Technology will take on a new and overpowering role and we all will need to adapt to its nuances. We have facilitated flexible ways of working for our people and improved technology infrastructure to support this. At the same time, we continue to invest in research and development in core areas of our business, to offer more enhanced product offerings that are also better for the environment.
What is the company’s current stance on Make in India and what are its present and future plans regarding a self-reliant India?
Rolls-Royce is pursuing several opportunities in India, many of which strongly aligns with the Indian government’s Make in India agenda. We have been a proponent of the Make in India vision for over 60 years, having pioneered the manufacturing partnership model for our engines to be ‘Made in India’ under license by HAL in 1956. We have been a long-term partner of the Indian Air Force, the Indian Navy, and Indian Coast Guard.
Rolls-Royce has also expanded its supply chain in India through various partnerships, working to strengthen the sourcing ecosystem. One of the biggest initiatives in this area is our joint venture (JV) with HAL called International Aerospace Manufacturing Pvt Ltd. (IAMPL), to manufacture aero-engine components for the technologically advanced Trent family of civil aero engines. Today, IAMPL is a fully accredited benchmark manufacturing facility within the Rolls-Royce global supply chain, operating the latest technologies to the highest levels of aerospace compliance. The JV manufactures more than 130 different aero-engine components used across the Trent family of products.
In addition, Force MTU Power Systems is our joint venture with Force Motors Limited. As part of the joint-venture, Rolls-Royce Power Systems with Force Motors will manufacture the MTU brand of series 1600 series engines and generator sets at the Chakan facility near Pune. This project will move the entire production line for the series 1600 from Germany to India, catering to both Indian and global markets.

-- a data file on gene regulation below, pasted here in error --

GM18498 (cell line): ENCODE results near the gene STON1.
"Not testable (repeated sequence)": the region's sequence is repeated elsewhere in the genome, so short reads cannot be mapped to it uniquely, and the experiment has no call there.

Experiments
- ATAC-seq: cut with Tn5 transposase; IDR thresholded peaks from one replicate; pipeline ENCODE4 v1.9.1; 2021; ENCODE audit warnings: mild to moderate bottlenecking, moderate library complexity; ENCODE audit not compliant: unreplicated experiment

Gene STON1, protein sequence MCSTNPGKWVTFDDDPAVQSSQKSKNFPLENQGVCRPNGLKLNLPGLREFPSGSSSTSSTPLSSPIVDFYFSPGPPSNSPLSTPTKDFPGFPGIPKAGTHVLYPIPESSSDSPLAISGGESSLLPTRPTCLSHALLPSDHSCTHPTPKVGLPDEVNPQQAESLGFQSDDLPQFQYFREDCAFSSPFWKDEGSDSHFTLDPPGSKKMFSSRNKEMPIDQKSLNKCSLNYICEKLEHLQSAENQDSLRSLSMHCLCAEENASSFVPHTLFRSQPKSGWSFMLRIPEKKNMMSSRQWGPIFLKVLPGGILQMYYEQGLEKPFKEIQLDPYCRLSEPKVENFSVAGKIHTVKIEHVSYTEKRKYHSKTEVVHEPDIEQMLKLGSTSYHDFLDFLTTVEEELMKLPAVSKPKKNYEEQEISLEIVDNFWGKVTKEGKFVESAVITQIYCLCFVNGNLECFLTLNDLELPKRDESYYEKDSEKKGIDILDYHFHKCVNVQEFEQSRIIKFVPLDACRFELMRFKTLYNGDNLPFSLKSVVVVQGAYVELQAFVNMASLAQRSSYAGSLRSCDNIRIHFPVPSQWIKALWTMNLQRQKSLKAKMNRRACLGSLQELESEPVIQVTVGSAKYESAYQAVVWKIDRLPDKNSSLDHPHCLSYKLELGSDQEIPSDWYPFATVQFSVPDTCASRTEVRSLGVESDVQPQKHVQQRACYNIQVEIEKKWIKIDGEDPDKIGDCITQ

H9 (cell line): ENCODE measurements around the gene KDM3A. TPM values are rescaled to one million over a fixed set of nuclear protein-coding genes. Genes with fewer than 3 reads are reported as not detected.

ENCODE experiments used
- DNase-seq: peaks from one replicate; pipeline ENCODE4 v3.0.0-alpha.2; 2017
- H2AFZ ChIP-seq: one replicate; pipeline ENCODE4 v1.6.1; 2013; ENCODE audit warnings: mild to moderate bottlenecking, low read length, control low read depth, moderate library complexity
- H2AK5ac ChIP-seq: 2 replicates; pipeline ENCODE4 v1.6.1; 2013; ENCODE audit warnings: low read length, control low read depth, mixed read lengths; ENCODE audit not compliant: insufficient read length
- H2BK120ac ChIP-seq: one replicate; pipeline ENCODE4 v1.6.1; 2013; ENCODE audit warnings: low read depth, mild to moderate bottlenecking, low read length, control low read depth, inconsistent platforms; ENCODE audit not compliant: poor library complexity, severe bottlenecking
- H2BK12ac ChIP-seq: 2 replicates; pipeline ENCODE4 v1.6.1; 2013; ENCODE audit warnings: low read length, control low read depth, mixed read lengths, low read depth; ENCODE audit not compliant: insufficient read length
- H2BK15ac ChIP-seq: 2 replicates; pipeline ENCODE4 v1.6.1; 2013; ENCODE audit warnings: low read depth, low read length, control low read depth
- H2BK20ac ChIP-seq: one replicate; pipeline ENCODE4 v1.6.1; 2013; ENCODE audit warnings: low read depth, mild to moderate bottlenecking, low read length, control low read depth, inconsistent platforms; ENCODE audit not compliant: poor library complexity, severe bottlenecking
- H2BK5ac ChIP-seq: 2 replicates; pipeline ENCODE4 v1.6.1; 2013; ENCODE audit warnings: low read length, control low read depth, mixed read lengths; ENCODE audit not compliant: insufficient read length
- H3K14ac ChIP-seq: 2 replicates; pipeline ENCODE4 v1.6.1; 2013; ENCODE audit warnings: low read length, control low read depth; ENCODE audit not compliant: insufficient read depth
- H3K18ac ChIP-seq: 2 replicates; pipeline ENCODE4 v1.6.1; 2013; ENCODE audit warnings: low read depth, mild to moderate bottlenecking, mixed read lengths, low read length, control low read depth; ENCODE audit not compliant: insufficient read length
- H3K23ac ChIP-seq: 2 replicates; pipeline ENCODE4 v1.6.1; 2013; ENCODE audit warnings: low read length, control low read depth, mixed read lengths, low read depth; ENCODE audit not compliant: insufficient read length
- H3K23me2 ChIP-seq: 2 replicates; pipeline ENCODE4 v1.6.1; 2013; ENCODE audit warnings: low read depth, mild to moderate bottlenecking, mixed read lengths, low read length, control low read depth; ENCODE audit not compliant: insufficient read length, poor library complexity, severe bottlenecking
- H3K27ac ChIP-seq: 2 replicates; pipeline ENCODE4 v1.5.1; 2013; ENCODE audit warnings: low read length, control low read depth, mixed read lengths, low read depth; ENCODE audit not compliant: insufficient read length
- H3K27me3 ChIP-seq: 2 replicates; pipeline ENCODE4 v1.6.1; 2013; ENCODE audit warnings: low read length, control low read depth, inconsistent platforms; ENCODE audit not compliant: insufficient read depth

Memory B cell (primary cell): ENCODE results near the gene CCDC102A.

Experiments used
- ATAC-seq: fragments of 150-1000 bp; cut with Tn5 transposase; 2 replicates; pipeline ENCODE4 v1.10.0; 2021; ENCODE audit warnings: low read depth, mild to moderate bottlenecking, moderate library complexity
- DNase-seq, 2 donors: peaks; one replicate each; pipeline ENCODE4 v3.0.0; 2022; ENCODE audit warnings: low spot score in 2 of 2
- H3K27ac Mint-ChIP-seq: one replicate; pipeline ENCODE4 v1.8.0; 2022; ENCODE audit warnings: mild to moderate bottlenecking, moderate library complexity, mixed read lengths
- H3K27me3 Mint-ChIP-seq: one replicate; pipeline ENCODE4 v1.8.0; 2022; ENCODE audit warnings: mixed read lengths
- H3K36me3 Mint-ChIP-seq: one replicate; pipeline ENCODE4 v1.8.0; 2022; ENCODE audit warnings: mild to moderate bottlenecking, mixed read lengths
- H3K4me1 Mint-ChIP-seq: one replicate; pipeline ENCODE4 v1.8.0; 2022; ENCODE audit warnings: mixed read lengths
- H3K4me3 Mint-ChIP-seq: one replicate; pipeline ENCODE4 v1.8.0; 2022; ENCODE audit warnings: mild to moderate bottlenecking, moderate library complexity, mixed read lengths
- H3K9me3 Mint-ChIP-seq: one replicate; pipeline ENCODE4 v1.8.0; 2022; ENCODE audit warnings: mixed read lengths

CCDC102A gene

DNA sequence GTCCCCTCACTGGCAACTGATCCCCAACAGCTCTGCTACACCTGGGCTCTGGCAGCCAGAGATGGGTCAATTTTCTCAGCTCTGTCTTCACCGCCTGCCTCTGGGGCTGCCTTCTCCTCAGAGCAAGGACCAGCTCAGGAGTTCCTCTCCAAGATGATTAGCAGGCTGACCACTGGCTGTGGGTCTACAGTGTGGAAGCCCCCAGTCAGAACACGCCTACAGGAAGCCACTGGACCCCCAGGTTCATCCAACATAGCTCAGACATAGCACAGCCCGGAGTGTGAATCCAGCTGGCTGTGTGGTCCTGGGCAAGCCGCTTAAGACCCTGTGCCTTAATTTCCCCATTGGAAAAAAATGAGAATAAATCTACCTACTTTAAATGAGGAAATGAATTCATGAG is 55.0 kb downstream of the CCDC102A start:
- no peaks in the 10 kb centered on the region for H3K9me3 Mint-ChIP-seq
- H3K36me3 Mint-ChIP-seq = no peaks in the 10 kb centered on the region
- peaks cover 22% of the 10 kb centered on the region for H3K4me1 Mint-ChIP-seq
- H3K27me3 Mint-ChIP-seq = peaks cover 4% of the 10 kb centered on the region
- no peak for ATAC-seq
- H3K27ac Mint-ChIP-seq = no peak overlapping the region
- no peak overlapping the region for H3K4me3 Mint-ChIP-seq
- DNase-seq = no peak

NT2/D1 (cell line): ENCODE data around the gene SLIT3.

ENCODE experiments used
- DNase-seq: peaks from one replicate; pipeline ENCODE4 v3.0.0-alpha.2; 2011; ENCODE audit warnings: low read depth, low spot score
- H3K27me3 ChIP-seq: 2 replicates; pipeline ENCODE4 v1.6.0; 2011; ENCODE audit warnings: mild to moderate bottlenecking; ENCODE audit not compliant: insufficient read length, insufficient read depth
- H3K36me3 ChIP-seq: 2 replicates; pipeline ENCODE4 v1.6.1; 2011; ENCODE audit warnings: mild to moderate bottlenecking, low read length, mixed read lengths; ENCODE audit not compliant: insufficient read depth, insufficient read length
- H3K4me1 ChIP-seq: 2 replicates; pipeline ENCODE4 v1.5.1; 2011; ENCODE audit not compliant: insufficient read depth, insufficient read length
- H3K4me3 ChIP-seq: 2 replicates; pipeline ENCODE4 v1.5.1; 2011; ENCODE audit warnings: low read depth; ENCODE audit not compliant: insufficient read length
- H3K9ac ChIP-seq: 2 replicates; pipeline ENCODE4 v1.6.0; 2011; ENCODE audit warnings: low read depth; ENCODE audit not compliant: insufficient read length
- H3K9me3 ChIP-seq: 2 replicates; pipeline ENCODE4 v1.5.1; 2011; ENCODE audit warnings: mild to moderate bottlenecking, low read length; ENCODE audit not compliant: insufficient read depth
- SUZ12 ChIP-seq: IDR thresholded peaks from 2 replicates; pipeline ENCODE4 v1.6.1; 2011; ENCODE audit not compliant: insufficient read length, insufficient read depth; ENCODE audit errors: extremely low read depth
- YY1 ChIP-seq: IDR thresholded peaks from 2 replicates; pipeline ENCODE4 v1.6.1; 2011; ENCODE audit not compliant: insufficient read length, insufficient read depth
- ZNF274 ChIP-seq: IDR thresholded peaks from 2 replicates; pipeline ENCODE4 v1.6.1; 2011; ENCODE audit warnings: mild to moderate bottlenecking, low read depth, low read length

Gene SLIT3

Rolls-Royce also sources various components from local Indian entities such as Bharat Forge, Godrej and Boyce, Tata, and others, with a further goal of sourcing complex commodities from India over the coming years. We work with our supply chain partners to build capabilities and strengthen skills to enable the aerospace sourcing ecosystem here to meet global quality standards.
In the R&D space, our team of highly qualified engineers at the Rolls-Royce Aerospace Engineering Centre in Bangalore and the Rolls-Royce Power Systems Engineering Center in Pune contribute to global aerospace and reciprocating power generation engine programmes. These include supporting new product design, development, and manufacturing as well as service and repair engineering activities for existing Rolls-Royce engine fleets. Another 1300 high-skilled engineers work exclusively for Rolls-Royce through outsourced agreements with TCS, QuEST and other engineering service providers.
Rolls-Royce is also a big consumer of services from India. We are adopting a Digital First strategy, discovering new efficiencies with IoT and accelerating data innovation. In addition, R2 Data Labs is our acceleration hub for data innovation, developing data applications that unlock design, manufacturing and operational efficiencies and creates new service propositions for customers.